What He Needs To Do: The Tigers are not completely devoid of talent, and the future could still be bright for this team. Jones must continue to recruit the talent-rich areas of the Southeast, while also showing the program is still making progress. A tourney appearance this season may be out of the question but beating a few rivals and finishing close to .500 in conference would be a major improvement.

John Thompson III, Georgetown
Would Georgetown really fire the son of the program's patriarch? There is a chance, especially with the way the Hoyas are trending. In 12 seasons, John Thompson III has made eight NCAA Tournament appearances, including a Final Four berth in 2007 behind the play of Roy Hibbert. However, the Hoyas have slipped significantly since then. They went 15-18 last season, and are 13-10 this season, with a sub-.500 Big East record. Not helping JT3's case is the fact the Hoyas have consistently choked when they do get to the Tournament. They haven't advanced to the Sweet 16 since that 2007 season, and have consistently underperformed.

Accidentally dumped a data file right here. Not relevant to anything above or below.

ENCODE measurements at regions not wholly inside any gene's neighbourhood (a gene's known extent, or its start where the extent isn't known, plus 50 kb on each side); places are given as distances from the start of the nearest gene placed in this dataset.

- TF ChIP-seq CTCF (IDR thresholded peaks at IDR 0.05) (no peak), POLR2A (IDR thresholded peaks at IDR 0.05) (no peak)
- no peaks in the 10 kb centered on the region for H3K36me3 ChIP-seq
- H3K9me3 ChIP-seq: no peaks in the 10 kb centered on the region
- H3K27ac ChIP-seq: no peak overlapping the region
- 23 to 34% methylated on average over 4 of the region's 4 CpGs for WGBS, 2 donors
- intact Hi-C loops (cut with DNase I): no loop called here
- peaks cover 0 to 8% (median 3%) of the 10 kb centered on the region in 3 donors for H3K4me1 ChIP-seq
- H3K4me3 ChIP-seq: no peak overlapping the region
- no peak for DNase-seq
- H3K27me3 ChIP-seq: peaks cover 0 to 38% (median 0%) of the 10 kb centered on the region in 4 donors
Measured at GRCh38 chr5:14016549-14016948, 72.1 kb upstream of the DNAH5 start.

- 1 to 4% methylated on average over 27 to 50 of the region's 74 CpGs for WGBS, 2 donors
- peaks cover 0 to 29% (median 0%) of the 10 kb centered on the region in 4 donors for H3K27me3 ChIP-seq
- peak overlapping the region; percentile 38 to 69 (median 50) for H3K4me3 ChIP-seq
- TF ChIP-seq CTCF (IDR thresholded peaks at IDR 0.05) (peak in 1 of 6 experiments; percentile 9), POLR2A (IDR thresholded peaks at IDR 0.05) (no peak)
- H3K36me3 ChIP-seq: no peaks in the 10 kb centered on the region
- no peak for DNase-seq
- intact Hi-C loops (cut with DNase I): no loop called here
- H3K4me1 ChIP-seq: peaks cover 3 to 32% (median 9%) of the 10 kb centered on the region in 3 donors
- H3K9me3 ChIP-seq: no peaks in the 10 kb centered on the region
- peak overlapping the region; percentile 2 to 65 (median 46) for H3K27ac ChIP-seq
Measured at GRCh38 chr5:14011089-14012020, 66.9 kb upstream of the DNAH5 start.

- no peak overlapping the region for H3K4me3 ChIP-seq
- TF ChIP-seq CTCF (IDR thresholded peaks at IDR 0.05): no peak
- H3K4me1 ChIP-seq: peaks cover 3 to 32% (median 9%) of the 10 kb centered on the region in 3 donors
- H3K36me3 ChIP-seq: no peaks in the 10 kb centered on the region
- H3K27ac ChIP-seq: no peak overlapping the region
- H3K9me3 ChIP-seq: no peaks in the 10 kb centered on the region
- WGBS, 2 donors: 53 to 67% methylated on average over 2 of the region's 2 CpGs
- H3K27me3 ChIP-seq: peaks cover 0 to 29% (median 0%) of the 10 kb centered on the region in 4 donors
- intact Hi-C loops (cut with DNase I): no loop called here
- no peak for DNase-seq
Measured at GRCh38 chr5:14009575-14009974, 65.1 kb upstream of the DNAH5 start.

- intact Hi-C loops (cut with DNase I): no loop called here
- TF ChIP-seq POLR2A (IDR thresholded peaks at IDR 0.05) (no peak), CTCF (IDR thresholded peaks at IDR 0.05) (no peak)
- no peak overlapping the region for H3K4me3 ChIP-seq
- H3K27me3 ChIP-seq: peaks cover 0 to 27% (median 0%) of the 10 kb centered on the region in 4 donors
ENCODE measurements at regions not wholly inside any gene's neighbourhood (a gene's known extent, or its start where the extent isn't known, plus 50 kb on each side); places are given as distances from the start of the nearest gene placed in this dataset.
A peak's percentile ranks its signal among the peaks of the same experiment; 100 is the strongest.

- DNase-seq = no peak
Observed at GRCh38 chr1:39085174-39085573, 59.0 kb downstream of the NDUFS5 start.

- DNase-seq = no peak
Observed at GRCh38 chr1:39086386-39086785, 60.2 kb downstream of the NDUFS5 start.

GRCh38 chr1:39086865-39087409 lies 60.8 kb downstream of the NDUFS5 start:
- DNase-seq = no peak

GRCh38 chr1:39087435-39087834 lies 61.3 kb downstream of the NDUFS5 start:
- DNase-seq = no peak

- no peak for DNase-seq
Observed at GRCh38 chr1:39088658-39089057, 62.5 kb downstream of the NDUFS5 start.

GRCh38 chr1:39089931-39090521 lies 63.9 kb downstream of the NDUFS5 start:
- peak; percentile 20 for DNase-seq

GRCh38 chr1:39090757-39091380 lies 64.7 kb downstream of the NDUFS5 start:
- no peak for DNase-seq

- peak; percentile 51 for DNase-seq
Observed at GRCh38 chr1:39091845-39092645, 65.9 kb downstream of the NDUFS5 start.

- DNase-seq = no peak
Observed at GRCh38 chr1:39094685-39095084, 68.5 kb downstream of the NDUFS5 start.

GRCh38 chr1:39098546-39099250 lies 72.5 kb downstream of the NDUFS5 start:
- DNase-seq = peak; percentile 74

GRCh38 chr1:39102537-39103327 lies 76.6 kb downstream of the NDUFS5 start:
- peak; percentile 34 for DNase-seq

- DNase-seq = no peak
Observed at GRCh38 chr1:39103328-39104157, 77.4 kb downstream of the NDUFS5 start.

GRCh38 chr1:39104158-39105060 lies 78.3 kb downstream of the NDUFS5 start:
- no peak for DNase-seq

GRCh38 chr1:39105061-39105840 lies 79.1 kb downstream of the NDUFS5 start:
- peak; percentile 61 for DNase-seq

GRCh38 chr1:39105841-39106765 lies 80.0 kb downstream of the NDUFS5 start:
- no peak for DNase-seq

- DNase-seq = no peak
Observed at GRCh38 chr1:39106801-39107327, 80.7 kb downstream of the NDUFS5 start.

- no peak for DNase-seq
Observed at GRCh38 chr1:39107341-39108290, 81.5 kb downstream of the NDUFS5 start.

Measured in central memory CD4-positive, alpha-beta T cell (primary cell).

What He Needs To Do: Georgetown has been playing much better as of late, with three straight victories, including two against ranked teams. If they can continue that type of play, a postseason berth is a real possibility. However, that doesn't change the questions that surround the program. Recruiting isn't what it used to be, they haven't been a serious contender for awhile, and the great program has definitely taken a step back. Thompson will get time to show he can turn things around, but the target on his back will keep growing if he doesn't quickly develop some of the youthful talent on their roster.